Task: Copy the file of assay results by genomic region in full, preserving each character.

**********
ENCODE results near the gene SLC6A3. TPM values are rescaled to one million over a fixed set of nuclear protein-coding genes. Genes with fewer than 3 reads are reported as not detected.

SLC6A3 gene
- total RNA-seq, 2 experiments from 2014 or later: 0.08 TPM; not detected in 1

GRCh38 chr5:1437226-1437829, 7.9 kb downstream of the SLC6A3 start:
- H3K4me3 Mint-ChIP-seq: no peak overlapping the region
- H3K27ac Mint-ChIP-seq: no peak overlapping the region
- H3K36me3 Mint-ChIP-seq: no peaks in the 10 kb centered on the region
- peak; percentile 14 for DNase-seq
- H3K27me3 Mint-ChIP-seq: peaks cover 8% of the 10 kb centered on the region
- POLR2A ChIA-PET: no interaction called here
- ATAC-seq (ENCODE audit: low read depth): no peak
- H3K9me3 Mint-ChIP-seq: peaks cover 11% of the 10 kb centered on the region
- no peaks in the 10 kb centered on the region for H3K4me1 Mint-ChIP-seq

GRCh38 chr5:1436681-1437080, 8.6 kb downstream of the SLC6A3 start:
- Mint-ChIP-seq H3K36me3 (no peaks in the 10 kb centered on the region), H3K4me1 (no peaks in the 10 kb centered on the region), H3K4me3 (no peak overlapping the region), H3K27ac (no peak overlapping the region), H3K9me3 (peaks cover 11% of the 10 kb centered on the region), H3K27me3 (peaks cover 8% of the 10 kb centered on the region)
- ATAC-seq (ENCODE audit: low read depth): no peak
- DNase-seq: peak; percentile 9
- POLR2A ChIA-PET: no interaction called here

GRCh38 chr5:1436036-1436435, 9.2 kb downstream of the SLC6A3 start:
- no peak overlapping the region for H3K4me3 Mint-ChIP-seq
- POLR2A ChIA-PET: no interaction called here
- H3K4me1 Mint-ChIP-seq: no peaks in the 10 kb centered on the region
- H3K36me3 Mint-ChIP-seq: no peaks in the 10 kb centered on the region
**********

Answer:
ENCODE results near the gene SLC6A3. TPM values are rescaled to one million over a fixed set of nuclear protein-coding genes. Genes with fewer than 3 reads are reported as not detected.

SLC6A3 gene
- total RNA-seq, 2 experiments from 2014 or later: 0.08 TPM; not detected in 1

GRCh38 chr5:1437226-1437829, 7.9 kb downstream of the SLC6A3 start:
- H3K4me3 Mint-ChIP-seq: no peak overlapping the region
- H3K27ac Mint-ChIP-seq: no peak overlapping the region
- H3K36me3 Mint-ChIP-seq: no peaks in the 10 kb centered on the region
- peak; percentile 14 for DNase-seq
- H3K27me3 Mint-ChIP-seq: peaks cover 8% of the 10 kb centered on the region
- POLR2A ChIA-PET: no interaction called here
- ATAC-seq (ENCODE audit: low read depth): no peak
- H3K9me3 Mint-ChIP-seq: peaks cover 11% of the 10 kb centered on the region
- no peaks in the 10 kb centered on the region for H3K4me1 Mint-ChIP-seq

GRCh38 chr5:1436681-1437080, 8.6 kb downstream of the SLC6A3 start:
- Mint-ChIP-seq H3K36me3 (no peaks in the 10 kb centered on the region), H3K4me1 (no peaks in the 10 kb centered on the region), H3K4me3 (no peak overlapping the region), H3K27ac (no peak overlapping the region), H3K9me3 (peaks cover 11% of the 10 kb centered on the region), H3K27me3 (peaks cover 8% of the 10 kb centered on the region)
- ATAC-seq (ENCODE audit: low read depth): no peak
- DNase-seq: peak; percentile 9
- POLR2A ChIA-PET: no interaction called here

GRCh38 chr5:1436036-1436435, 9.2 kb downstream of the SLC6A3 start:
- no peak overlapping the region for H3K4me3 Mint-ChIP-seq
- POLR2A ChIA-PET: no interaction called here
- H3K4me1 Mint-ChIP-seq: no peaks in the 10 kb centered on the region
- H3K36me3 Mint-ChIP-seq: no peaks in the 10 kb centered on the region